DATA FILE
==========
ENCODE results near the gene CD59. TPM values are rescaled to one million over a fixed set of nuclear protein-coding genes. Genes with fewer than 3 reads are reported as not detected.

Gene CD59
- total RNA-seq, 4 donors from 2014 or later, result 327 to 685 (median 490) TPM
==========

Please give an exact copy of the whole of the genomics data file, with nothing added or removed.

ENCODE results near the gene CD59. TPM values are rescaled to one million over a fixed set of nuclear protein-coding genes. Genes with fewer than 3 reads are reported as not detected.

Gene CD59
- total RNA-seq, 4 donors from 2014 or later, result 327 to 685 (median 490) TPM